WARSAW – Belarus' exiled opposition leader Sviatlana Tsikhanouskaya on Wednesday urged the global community to stop a “humanitarian catastrophe” which she said is being created by the Belarusian regime facilitating largescale migration into the European Union.
Thousands of migrants from Syria, Iraq, Afghanistan and Africa have been lured to Belarus on tourist visas and encouraged to cross into Poland, Lithuania, and to a lesser extent Latvia — all three EU nations that border Belarus.
Several recently died of exhaustion as they tried to get from Belarus to Poland across an area of forests and swamps.
Tsikhanouskaya warned that as winter approaches, she fears those deaths "will grow into dozens.”
“So I urge the United Nations and the world community to act to stop the humanitarian catastrophe that’s about to happen in the middle of Europe,” she told a press conference during the Warsaw Security Forum.
Also Wednesday, Belarus rejected an offer by Poland to send humanitarian aid to help the migrants.
Belarusian Foreign Ministry spokesman Anatoly Glaz said Poland’s offer to send aid convoys “looks absurd and ridiculous.”
Polish Prime Minister Mateusz Morawiecki said his government had sent a note to the authorities in Minsk, “in which we express our readiness to send a humanitarian convoy. We want to help those people who, due to negligence on the part of the inviting state — Belarus -- do not have decent living conditions.”
During Tsikhanouskaya's visit to Warsaw she also met with Polish President Andrzej Duda and other Polish leaders, who have been supportive of the efforts of the Belarusian opposition and given succor to people targeted by the regime in Minsk.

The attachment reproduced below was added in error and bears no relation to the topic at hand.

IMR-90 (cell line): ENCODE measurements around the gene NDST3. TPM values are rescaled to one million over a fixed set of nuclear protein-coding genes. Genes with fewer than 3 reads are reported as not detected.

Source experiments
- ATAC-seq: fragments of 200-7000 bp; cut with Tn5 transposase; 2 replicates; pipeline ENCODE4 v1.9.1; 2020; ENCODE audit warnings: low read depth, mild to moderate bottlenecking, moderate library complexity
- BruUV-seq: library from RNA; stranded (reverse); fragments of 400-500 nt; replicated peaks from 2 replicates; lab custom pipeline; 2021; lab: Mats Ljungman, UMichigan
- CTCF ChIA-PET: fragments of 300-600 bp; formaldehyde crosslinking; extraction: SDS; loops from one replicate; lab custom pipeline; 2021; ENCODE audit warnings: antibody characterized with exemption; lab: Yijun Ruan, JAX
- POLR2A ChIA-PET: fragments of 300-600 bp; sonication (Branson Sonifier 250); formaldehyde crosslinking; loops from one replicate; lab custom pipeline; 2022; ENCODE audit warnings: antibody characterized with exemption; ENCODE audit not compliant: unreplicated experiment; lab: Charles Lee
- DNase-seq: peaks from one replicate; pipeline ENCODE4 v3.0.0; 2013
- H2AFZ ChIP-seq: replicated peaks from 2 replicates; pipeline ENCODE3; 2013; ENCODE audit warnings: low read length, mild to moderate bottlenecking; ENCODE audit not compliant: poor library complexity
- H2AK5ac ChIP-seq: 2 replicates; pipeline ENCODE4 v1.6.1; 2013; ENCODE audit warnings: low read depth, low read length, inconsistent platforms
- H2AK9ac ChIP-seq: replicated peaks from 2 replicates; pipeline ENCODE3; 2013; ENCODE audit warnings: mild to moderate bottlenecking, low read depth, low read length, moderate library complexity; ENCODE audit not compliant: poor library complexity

Tsikhanouskaya was the main opposition challenger to longtime authoritarian President Alexander Lukashenko in last year's disputed election. She now lives in exile in Lithuania.
Poland has taken a tough approach to securing its border, saying it must defend its national security in the face of a “hybrid war” attack by Lukashenko.
“It’s revenge (against) Poland and Lithuania for their support of the Belarusian democratic movement,” Tsikhanouskaya said.
She did not directly criticize Poland's approach, which has involved denying migrants the right to apply for asylum and pushing some families with children back across the border, in violation of international law. But she noted that “people who are crossing the border are not guilty. They are victims.”
She said that there are still some 10,000 to 15,000 migrants now in Belarus hoping to make the crossing into the EU, and that the number was growing. She did not specify the source of the numbers she quoted.
Pavel Latushko, another leader of the Belarus opposition, told The Associated Press: “Lukashenko uses living people for a hybrid attack on the European Union, not caring at all about food, or warm clothes, or shelter for these poor families.”
Associated Press writer Yuras Karmanau in Kyiv, Ukraine, contributed.